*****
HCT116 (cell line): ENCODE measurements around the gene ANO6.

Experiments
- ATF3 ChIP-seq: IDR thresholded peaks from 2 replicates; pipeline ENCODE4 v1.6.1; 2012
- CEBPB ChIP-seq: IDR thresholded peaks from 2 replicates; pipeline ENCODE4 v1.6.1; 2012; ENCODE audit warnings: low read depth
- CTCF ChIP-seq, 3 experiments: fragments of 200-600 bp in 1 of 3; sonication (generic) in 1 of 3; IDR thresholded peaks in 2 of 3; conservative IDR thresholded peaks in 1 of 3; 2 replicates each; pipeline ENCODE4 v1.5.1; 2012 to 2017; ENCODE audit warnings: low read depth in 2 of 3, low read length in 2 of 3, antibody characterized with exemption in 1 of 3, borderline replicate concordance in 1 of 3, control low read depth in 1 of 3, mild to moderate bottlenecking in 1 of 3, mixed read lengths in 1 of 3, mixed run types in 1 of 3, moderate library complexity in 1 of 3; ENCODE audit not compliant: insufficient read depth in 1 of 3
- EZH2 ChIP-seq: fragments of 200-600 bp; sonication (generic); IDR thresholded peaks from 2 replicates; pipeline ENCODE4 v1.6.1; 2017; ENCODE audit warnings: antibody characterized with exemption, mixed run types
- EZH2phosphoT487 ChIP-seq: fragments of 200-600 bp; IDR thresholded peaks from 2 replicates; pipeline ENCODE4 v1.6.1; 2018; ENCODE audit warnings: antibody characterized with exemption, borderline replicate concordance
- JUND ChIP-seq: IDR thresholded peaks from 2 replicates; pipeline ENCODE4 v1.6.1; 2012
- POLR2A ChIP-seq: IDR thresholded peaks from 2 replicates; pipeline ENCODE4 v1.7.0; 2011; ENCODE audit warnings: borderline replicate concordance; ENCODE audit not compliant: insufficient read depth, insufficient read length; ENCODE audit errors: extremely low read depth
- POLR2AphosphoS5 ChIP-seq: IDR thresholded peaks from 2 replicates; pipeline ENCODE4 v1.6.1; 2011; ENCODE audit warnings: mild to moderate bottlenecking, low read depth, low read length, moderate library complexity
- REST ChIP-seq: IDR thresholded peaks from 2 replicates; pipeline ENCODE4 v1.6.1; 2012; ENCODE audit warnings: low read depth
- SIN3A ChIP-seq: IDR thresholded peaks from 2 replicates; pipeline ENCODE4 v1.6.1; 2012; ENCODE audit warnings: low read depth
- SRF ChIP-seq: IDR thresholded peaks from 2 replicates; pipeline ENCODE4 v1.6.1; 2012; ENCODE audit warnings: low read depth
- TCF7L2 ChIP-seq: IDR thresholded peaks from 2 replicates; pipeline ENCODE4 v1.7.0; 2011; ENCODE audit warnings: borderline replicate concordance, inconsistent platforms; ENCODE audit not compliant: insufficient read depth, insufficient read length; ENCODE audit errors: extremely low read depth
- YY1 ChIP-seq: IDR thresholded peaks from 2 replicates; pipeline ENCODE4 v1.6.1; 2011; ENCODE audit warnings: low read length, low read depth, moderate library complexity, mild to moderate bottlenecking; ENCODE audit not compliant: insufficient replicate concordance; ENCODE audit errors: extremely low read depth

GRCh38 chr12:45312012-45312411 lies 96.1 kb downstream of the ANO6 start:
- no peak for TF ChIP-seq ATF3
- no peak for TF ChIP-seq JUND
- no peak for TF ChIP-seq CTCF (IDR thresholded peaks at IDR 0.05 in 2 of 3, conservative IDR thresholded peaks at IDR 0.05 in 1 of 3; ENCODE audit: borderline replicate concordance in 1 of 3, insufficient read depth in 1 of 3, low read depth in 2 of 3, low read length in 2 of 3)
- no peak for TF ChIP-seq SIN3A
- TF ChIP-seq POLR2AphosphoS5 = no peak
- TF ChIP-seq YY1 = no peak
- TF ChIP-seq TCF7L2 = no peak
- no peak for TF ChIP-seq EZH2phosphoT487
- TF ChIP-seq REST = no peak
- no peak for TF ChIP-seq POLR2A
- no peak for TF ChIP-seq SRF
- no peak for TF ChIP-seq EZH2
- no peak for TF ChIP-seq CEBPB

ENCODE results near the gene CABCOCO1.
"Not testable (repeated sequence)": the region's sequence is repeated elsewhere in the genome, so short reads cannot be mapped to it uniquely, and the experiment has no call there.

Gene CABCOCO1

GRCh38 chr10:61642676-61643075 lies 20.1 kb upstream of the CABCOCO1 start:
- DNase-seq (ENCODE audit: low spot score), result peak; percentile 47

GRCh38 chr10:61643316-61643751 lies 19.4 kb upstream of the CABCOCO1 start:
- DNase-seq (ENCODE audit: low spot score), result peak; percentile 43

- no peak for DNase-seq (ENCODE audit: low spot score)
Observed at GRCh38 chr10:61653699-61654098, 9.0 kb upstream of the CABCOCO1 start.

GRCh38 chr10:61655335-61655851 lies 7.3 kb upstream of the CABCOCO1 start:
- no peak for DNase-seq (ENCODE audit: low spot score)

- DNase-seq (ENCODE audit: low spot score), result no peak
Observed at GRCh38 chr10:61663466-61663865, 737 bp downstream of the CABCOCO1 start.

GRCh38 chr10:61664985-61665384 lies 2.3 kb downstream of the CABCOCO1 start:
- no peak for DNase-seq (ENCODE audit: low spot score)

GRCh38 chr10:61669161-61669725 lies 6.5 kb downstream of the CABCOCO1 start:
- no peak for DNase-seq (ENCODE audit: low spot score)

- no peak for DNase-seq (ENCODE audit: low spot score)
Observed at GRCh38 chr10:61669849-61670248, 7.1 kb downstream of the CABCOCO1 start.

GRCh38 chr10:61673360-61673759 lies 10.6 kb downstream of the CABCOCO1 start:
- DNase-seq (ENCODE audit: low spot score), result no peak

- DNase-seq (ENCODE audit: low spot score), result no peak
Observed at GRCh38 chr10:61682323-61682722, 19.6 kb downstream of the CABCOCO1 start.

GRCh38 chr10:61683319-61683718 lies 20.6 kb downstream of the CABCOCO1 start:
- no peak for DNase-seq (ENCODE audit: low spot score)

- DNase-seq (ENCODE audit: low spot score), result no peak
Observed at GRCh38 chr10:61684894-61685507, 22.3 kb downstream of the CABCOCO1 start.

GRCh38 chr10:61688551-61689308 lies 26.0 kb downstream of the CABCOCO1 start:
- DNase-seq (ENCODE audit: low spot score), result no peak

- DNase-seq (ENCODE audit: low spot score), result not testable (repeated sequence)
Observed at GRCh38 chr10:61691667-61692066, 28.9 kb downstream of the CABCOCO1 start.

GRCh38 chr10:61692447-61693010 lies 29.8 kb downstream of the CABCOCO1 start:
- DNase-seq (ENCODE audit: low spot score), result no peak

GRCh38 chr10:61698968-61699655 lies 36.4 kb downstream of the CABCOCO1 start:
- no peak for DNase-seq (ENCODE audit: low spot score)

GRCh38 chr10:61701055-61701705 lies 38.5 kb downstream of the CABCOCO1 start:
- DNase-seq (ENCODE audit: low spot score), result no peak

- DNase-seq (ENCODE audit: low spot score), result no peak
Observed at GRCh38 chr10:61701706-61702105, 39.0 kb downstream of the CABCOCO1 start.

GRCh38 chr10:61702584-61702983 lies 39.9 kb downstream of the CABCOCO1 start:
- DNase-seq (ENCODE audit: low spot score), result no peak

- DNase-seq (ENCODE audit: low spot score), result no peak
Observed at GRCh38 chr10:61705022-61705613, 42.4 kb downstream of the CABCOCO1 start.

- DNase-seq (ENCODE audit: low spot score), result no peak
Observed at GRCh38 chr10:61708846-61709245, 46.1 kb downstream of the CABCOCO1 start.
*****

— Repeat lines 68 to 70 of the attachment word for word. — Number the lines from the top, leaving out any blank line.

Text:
Observed at GRCh38 chr10:61701706-61702105, 39.0 kb downstream of the CABCOCO1 start.

GRCh38 chr10:61702584-61702983 lies 39.9 kb downstream of the CABCOCO1 start:
- DNase-seq (ENCODE audit: low spot score), result no peak